19. I have the same problem as some of the other readers. I get a lot more exercise on the road than at home. We walk as much as possible and take the stairs everywhere, so even if we end up eating mostly crap food (read: exotic and new!) while we’re away, we still maintain our weight or even lose some. I always say I’m going to continue walking and doing more exercise when I get home and then I forget almost as soon as I get back. Your post is motivating me to try harder when I have more time and more space!

    • NomadicMatt

      I don’t view walking as exercise. I do it all the time so it’s nothing special to me. It just is what you do.

  20. I’m laughing at your comment about how you’re old :) C’mon 30 isn’t that bad!

    One of the ways that we try to stay healthy on the road is by walking everywhere (e.g., 6 hours around a city) and doing long hikes from time to time. Another thing is to drink tons and tons of water and cut out soft drinks. And, eating a main meal at lunch instead of dinner gives more time to work it off before going to sleep.

    That said, I do enjoy being still from time to time where we have control over our diet and can take advantage of yoga classes and other activities.

  21. Hey Matt,
    Great article. Totally relate to it. Been travelling for a bit myself and while I always thought I would go home a “wiry” little travelling thing as we say in Scotland, that’s not happened and instead I’ve actually gained 5 kilos. The problem for me is lack of routine which I do love but does not help with regular fitness. For one of 2 days I walk for miles and miles then I am on a bus for a few days or other transport and lose the fitness again! Keep thinking of buying running shoes and trying that while I’m on the go but not sure if some of the tropical climates I’m in would amene themselves to running! So meantime just trying to keep en eye on the diet and walk whenever I can! Kinda of figuring that while have not become thinner travelling have definitely become happier so the balance is good overall!

  22. It’s funny. I’m the exact opposite! I lose weight on the road – the minute I get back to the states I start piling it on. I actually can’t wait to get back out just so I can lose the weight I’ve gained!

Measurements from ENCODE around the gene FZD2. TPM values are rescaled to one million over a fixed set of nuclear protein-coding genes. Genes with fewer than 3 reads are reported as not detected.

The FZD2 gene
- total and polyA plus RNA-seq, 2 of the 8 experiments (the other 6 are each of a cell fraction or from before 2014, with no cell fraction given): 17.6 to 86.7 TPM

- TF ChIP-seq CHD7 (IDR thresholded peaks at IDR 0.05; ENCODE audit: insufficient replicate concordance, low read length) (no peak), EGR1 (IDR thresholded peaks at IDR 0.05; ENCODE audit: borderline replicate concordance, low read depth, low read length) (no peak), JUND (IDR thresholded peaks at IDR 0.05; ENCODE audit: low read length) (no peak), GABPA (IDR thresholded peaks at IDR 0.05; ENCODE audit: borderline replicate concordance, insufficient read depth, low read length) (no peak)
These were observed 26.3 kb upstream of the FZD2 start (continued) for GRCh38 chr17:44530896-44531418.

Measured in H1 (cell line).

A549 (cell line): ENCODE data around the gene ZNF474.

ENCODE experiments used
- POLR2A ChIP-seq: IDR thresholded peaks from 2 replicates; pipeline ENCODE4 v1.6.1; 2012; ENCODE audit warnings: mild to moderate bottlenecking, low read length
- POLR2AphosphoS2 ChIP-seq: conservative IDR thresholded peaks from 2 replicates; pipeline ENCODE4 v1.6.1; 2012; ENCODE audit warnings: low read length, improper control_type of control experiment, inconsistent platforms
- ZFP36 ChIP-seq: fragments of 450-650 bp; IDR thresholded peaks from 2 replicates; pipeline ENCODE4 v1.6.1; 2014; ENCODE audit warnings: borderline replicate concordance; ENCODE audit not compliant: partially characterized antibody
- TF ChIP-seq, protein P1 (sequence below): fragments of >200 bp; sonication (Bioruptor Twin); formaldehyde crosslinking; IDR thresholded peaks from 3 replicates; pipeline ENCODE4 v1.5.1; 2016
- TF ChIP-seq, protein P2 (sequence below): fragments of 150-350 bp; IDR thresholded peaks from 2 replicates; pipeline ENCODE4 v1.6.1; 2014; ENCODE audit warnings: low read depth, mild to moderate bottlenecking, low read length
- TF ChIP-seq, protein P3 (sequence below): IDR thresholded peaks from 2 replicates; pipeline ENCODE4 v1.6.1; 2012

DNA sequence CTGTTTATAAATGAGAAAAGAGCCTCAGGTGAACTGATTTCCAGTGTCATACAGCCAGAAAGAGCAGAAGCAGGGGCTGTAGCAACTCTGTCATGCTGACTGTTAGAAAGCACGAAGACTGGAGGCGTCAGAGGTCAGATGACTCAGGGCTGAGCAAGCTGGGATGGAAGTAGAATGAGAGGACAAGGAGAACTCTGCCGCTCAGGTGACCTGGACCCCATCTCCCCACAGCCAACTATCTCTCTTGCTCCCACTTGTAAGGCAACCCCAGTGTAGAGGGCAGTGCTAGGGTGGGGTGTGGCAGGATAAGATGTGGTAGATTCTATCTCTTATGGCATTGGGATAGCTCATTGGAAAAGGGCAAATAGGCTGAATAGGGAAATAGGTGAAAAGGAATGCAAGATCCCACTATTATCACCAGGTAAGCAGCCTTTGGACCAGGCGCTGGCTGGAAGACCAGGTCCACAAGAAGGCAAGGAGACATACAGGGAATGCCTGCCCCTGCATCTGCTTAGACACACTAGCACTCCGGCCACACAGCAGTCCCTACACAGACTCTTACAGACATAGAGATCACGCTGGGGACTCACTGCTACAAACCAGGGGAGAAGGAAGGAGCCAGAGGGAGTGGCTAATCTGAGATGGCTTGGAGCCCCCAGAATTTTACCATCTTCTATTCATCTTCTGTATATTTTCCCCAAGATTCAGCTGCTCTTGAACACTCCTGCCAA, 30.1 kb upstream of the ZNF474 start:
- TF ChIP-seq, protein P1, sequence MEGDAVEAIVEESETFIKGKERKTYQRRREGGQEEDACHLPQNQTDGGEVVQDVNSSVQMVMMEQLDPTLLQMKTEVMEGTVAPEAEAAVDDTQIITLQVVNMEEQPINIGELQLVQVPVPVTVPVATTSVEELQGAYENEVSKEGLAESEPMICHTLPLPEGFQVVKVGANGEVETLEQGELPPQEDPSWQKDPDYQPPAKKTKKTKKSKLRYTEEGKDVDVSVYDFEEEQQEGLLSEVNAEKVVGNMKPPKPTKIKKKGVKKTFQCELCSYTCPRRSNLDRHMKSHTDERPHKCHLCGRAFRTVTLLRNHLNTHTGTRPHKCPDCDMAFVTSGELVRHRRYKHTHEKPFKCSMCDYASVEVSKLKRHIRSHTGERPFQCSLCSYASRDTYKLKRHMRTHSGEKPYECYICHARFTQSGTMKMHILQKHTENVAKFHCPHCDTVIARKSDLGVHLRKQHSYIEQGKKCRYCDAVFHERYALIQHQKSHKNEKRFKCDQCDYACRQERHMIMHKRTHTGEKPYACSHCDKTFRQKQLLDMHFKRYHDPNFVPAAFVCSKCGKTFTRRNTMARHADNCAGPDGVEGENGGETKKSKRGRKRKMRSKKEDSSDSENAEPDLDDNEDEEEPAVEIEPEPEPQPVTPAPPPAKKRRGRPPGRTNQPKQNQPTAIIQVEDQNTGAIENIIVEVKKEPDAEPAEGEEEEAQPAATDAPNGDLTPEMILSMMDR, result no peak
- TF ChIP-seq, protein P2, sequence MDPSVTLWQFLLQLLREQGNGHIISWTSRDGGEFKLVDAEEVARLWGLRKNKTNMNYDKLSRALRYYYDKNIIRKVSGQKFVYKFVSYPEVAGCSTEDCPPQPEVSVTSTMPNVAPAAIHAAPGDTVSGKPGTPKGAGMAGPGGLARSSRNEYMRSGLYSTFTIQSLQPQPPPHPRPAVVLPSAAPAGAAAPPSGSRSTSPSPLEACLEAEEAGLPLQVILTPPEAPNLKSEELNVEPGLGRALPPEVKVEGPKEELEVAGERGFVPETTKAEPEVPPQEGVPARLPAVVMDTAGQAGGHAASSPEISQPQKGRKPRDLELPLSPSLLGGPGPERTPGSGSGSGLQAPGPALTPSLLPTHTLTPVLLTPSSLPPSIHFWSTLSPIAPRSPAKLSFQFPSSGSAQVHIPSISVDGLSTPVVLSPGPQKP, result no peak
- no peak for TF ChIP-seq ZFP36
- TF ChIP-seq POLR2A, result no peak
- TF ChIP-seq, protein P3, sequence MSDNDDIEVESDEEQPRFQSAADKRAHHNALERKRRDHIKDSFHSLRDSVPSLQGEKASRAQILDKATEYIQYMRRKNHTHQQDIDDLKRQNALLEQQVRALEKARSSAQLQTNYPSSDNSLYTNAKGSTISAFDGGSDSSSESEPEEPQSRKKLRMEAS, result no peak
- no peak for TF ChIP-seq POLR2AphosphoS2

The bag is a great tip but I have another great one too, if you really want to lose weight go wwoofing. I lost 10 lbs in 2 weeks on the vineyard in Tuscany and I ate a ton of Italian (homecooked & amazing) food and drank a lot of wine every day. I have a thyroid problem and it is SO hard for me to lose weight – I can’t even imagine how long it would normally take me to lose 10lbs.

    I was actually thinking of going and wwoofing again for 4 -6 weeks just so I can lose a lot of weight and get in really good shape! I’m telling you – 8 hours of physical labor a day works! Plus you get the all the cultural benefits of another country and you get to hang out with locals and help organic farmers. Grape picking season is coming up…. :)

  23. margot

    It sounds like even though you’re a solo traveler, you never/rarely actually travel alone. I see this a lot among backpackers. I think it’s subconsciously fear-based and lazy. Take a real leap and travel on your own for months. Don’t latch onto other travelers, don’t follow the herd. This may require paying just a tiny bit more to stay in your own room. Stop with the dorm rooms and forced meeting of dozens of other travelers who act like the purpose of traveling is to party. Get your own room in a hostel or a 1-star hotel/pension. Explore the world on your own. Stop treating travel like a party. And the side benefit will be a much healthier lifestyle.

  24. I realize this original article was written a while back and hopefully you’re doing better on the road. I know the struggles as well. I also run a health and fitness business completely online so I CAN travel and “work” at the same time.
    We just got off the road for 6 weeks and we did have a car so not “backpacking” and we do private rooms in hostels/couchsurfing/airbnb. I was able to workout in our room 10-30 min a day, I travel with resistance bands. I stop at grocery stores instead of fast food places to pick up veggies and fruits for snacks, yogurt, nuts, etc. I tend to chose vegetarian meals when dining out.
    Get over feeling socially awkward in a dorm room – if there are people having sex in the next bed in the middle of the night, snoring and farting, they can put up with a few pushups…I did a 30 minute workout at LAX during a layover. You have to want it more than you have to want being out of shape and tired. Heck, you might even inspire someone to do something healthy for themselves… If you haven’t noticed there’s a slight globesity issue :)